I honor my friends along the way.  We learned together, made mistakes together, grew together.  And I will never forget.  Leah, Tania, Jodie, Mindy (quite a road we have walked!), Shanda, Whitney, Heather, Pashen, Haley, Erica… so many more.

The worship leaders I have never met…. they make me want to lock myself in a room alone with Jesus.  Darlene Zschech, Brook Fraser, Crystal Lewis, Ginny Owens, Kari Jobe, Kim Walker…so many more. I thank them.

The bloggers who get me on my knees and into scripture, searching for truth, searching for Jesus.  Sarah BesseyKathy EscobarJen Hatmaker, Ann Voskamp, Jennie Allen.

To those women of the faith who I admire mostly from afar.  Vickie Oliver, her ministry changed me, set a fire inside me.  Her words were like salve on an open wound of grief.  Dorothy Roca, Kim Sciscoe, Deborah Tisdale (who believed in me when I didn’t believe in myself), Faythe Gill, Judith St.Clair.  God bless them for their lives spent for Him.

Women of Gathering… Tasha, the Proverbs friend who loves at all times… turned sister in times of adversity (17:17).  Sara, whose faith astounds me and is my motherly role-model.  Heidi, whose prophetic voice calls me to the deep places.  Chellee, Andrea, Nichole, Beth, Norma, Marty.  My co-laborers, my heart is full to be on this journey with these women of valor, my friends.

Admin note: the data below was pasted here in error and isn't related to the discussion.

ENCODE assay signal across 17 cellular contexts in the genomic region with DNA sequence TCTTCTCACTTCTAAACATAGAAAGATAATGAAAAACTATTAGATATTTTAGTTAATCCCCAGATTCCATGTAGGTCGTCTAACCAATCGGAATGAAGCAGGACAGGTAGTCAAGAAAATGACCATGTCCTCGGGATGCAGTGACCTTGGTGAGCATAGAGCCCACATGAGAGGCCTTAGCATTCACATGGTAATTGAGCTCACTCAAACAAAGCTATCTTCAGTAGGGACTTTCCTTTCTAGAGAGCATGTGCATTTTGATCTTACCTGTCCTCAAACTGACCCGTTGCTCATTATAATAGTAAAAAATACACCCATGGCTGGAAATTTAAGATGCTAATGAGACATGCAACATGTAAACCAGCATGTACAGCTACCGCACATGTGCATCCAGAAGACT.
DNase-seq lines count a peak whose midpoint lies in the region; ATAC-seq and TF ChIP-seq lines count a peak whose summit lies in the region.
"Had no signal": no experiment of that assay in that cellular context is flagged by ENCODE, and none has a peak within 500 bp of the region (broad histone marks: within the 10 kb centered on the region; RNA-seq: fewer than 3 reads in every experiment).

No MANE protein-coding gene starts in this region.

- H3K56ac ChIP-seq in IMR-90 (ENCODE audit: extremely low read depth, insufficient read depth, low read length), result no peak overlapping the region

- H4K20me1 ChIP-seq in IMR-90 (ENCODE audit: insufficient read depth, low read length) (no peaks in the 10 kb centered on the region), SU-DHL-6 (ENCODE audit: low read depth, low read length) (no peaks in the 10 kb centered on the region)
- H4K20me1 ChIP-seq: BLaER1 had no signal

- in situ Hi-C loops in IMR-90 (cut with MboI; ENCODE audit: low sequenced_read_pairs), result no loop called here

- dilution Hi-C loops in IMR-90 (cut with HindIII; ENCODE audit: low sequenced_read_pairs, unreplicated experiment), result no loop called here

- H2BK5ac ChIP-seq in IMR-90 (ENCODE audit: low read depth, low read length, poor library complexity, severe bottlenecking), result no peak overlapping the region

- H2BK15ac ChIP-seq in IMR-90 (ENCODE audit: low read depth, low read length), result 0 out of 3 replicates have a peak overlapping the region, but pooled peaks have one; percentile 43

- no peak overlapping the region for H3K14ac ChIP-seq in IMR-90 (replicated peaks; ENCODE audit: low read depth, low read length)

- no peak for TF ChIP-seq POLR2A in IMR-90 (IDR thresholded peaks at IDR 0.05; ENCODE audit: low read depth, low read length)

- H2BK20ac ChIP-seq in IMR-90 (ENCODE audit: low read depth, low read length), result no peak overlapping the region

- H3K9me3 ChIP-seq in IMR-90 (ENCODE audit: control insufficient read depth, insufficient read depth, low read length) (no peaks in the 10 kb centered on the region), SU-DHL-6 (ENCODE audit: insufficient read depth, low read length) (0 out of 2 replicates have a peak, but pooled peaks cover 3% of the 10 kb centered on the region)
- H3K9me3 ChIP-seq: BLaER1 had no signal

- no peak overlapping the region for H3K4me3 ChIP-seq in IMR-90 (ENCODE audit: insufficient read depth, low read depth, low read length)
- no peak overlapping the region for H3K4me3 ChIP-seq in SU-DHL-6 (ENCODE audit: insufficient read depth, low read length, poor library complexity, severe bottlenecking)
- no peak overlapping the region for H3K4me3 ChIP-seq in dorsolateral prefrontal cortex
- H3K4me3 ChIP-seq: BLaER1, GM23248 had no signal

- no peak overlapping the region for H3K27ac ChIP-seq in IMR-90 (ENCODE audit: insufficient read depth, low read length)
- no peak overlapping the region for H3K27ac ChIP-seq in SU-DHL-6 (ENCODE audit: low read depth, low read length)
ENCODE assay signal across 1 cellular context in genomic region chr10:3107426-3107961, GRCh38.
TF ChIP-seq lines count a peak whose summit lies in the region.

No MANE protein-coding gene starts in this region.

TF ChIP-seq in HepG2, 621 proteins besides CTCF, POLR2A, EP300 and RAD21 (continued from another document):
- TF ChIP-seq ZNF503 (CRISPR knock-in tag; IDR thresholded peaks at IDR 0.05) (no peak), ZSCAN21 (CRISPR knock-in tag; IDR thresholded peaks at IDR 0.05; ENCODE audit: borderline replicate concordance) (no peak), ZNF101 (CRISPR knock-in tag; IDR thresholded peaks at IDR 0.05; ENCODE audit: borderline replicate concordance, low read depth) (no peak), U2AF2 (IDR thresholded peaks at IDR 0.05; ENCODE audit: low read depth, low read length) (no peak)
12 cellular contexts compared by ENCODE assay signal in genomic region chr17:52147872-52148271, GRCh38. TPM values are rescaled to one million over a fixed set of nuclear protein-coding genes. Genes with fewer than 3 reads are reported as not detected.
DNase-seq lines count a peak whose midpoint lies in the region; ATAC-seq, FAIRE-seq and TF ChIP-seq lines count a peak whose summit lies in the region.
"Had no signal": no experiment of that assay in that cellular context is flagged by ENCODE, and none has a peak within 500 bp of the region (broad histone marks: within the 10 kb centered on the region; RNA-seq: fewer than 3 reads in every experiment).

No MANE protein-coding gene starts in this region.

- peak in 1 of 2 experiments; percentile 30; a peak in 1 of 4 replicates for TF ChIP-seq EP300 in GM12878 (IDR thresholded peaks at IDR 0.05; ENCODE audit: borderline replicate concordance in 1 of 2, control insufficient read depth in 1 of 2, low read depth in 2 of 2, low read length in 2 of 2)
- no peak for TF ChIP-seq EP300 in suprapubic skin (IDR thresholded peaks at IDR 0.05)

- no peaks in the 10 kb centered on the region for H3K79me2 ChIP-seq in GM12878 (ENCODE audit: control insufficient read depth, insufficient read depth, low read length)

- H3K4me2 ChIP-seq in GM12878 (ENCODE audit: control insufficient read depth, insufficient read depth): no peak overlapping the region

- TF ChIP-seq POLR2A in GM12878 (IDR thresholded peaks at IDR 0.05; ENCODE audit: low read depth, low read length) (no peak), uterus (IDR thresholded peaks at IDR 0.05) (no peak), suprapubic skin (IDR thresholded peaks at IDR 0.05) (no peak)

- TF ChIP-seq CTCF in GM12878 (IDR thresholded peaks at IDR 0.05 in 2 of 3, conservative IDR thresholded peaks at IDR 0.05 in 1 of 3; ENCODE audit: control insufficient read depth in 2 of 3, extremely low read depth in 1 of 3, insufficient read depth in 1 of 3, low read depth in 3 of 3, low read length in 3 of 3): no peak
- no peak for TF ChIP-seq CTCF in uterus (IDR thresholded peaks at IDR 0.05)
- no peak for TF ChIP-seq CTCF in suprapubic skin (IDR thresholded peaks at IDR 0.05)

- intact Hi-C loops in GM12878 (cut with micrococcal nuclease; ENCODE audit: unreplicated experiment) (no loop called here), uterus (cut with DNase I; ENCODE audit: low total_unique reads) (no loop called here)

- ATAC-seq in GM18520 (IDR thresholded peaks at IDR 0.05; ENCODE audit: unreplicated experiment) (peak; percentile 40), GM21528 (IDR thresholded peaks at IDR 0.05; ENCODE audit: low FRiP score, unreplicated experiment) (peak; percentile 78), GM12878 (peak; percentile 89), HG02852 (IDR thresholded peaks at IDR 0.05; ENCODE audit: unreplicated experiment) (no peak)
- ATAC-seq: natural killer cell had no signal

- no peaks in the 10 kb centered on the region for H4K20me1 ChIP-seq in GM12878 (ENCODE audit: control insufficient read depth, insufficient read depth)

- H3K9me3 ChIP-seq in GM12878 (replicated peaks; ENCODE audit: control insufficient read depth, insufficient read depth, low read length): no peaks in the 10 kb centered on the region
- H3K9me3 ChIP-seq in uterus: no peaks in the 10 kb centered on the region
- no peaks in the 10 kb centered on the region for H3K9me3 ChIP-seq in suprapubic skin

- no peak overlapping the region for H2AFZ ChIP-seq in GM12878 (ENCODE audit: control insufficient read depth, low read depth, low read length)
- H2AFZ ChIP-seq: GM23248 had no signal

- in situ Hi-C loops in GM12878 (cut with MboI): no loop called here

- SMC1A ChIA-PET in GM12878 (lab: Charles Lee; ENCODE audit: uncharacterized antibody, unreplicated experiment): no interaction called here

Estrella of Cuba, she died as a Christian should die, with joy and anticipation of the future.  Just as she lived.  Zulema of Cuba… no-one has loved me as fiercely.  She lives and breathes Jesus.

The ones to whom I am accountable… Tanya, a warrior.  Her strength makes me strong.  Her passion is infectious.  Lori, she sees me so clearly and speaks so honestly.  What would I do without her voice, the scriptures she speaks in the moment they are needed most.